A-Z Challenge – Dragon Age: Origins

Think of Dragon Age as sort of like a fantasy Mass Effect.  Make your character and background, play through an Origin story (hence the subtitle), and embark on a grimdark adventure full of drama, sex, and the occasional drunken joke.

The first game of Bioware’s Dragon Age series is very in-depth, as you expect from the developers.  You have tons of options available to ask and answer questions, some depending on your background, others depending on how you feel like answering on a whim, and even more dependent on your stats and skills..  Also, unlike Mass Effect and earlier Bioware games, decisions don’t give you ‘points’ towards being good or evil; you don’t have to worry about such arbitrary things getting in the way of quests or endings.  Instead, you have to mind your responses when talking to everyone; tick off the general, and you might be out of an army when fighting the darkspawn.  It makes the game feel a lot more organic.  Add on the game’s little details and twists on typical fantasy society (dwarves and elves are both what you expect and refreshingly different), and it provides a nice, albeit very dark and somewhat depressing, atmosphere to discover.

The overarching story is good enough; I won’t go into detail, since it’s pretty self-explanatory.  Instead, I’ll go into some of the finer details, which elevate the plot from simply serviceable to very intriguing.  The party members you meet are pretty believable and unique; I found it fascinating to listen Leliana’s stories and to chuckle at Oghen’s obscene remarks.  Not only that, but party members will have chats with one another out on the field; most of it devolves into poking fun at Alistair, but some of it can provide some interesting insight on character personalities.  Also something that I found fascinating is that your party members can actually die, and they can also leave.  In fact, I went into the final area with over half of my party either dead or gone because they didn’t agree with me.  It can be pretty bad if your main party leaves, but overall it’s a nice concept you don’t see often.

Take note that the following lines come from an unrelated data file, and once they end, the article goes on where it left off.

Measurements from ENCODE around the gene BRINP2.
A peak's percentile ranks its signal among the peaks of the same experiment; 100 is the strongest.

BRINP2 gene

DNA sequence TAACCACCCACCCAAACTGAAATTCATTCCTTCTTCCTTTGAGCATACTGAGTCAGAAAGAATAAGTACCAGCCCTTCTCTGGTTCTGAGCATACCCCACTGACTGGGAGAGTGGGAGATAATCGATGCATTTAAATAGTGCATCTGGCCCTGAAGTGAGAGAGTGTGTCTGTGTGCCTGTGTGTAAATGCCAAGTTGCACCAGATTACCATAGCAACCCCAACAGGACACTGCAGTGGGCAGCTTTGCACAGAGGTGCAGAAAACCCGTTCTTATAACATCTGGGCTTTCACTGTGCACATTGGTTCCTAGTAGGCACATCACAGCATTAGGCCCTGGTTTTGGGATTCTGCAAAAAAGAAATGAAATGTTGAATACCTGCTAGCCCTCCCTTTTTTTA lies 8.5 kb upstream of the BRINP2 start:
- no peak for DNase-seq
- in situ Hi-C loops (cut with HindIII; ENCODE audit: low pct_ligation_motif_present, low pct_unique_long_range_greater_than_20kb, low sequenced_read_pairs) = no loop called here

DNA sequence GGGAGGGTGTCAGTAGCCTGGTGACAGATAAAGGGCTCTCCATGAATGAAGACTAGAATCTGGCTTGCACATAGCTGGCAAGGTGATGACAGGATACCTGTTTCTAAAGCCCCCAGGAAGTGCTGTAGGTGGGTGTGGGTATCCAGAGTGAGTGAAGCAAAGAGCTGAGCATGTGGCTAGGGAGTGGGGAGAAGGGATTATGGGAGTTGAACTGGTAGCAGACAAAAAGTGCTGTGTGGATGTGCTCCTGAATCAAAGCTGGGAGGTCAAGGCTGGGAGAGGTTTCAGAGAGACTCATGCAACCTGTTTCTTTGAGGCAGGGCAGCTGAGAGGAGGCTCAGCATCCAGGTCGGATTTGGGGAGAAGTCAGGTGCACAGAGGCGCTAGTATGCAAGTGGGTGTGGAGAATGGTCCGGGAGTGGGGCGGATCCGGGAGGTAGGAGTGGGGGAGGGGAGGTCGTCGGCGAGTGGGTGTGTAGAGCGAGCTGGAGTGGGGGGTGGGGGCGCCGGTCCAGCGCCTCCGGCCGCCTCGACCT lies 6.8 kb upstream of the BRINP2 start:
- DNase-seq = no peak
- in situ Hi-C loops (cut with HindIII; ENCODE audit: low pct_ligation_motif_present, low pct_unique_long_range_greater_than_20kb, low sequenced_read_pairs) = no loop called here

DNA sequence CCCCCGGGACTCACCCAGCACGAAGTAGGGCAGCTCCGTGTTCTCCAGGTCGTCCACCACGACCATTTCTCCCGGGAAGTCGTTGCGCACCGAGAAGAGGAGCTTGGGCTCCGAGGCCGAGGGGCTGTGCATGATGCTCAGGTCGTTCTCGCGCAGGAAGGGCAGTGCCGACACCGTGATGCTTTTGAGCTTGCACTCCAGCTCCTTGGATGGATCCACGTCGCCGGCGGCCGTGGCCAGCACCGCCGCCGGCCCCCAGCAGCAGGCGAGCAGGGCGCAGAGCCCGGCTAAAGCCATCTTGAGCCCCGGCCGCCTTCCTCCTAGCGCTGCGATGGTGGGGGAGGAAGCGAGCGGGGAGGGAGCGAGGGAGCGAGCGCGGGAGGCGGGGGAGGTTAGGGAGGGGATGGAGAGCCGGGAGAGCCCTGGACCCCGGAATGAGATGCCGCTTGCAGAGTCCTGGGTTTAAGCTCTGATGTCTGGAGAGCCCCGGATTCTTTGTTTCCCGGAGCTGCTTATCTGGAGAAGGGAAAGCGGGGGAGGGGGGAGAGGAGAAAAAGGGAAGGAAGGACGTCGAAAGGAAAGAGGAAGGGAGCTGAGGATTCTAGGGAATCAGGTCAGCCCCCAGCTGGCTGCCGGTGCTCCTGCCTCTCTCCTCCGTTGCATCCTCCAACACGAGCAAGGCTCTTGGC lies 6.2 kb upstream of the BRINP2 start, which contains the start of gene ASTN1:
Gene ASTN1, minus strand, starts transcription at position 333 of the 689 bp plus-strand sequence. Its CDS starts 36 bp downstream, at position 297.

For all that’s great about the story and setting, there’s just as much to be wanted from the game’s battle system.  The game does work best on computers; having a keyboard available for mapping actions is a great advantage.  However, if you’re playing on a console, it’s more more cumbersome.  Setting up attacks is a pain, and switching between characters in the midst of battle can be deadly. Some things are badly balanced… bows are useless, while most magic is extremely overpowered.  There isn’t a use for the tactics slots available… until the final battle, where it is incredible important to have the AI working properly.  The battle system is okay, it’s not enough to stop most players from enjoying everything else, but it can lead to points of frustration and leaves much to be desired.

Minus a few hiccups, Dragon Age: Origins is a great game.  It’s a long game, and there’s a few areas that seem to go on forever, but it’s worth slogging through the slower points to see everything the game has to offer.


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